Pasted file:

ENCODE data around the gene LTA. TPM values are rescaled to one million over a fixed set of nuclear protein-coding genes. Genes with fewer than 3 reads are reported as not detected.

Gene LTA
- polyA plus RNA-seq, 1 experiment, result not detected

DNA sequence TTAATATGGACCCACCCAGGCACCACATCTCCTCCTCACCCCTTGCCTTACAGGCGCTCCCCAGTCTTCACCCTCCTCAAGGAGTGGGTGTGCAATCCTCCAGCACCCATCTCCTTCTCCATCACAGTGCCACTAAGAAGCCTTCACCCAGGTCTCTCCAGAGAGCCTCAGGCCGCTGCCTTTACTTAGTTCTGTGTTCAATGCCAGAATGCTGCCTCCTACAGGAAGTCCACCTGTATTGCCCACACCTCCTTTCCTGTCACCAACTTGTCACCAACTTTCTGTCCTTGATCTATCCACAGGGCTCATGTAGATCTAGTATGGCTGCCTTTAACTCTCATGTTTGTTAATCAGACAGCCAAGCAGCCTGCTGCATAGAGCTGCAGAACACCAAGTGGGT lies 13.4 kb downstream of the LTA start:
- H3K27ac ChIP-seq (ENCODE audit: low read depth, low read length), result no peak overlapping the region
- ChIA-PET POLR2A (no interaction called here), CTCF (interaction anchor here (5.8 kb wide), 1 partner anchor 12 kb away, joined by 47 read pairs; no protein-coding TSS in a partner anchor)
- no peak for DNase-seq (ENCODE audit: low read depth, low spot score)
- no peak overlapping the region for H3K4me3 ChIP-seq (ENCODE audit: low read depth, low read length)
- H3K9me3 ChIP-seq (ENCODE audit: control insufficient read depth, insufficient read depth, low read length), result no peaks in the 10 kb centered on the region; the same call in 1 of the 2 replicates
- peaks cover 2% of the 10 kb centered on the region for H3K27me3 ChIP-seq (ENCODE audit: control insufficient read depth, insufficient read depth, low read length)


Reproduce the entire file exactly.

ENCODE data around the gene LTA. TPM values are rescaled to one million over a fixed set of nuclear protein-coding genes. Genes with fewer than 3 reads are reported as not detected.

Gene LTA
- polyA plus RNA-seq, 1 experiment, result not detected

DNA sequence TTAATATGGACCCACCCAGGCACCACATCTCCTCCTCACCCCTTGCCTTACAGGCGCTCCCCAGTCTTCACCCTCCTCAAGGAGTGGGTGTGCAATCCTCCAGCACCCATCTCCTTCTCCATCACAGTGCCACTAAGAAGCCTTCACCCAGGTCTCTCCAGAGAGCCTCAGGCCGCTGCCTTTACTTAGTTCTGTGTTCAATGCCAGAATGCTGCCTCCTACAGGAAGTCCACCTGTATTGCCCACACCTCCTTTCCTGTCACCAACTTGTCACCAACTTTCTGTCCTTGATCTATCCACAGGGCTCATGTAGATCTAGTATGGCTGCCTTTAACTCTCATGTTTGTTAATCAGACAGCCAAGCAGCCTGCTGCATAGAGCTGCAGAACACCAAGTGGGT lies 13.4 kb downstream of the LTA start:
- H3K27ac ChIP-seq (ENCODE audit: low read depth, low read length), result no peak overlapping the region
- ChIA-PET POLR2A (no interaction called here), CTCF (interaction anchor here (5.8 kb wide), 1 partner anchor 12 kb away, joined by 47 read pairs; no protein-coding TSS in a partner anchor)
- no peak for DNase-seq (ENCODE audit: low read depth, low spot score)
- no peak overlapping the region for H3K4me3 ChIP-seq (ENCODE audit: low read depth, low read length)
- H3K9me3 ChIP-seq (ENCODE audit: control insufficient read depth, insufficient read depth, low read length), result no peaks in the 10 kb centered on the region; the same call in 1 of the 2 replicates
- peaks cover 2% of the 10 kb centered on the region for H3K27me3 ChIP-seq (ENCODE audit: control insufficient read depth, insufficient read depth, low read length)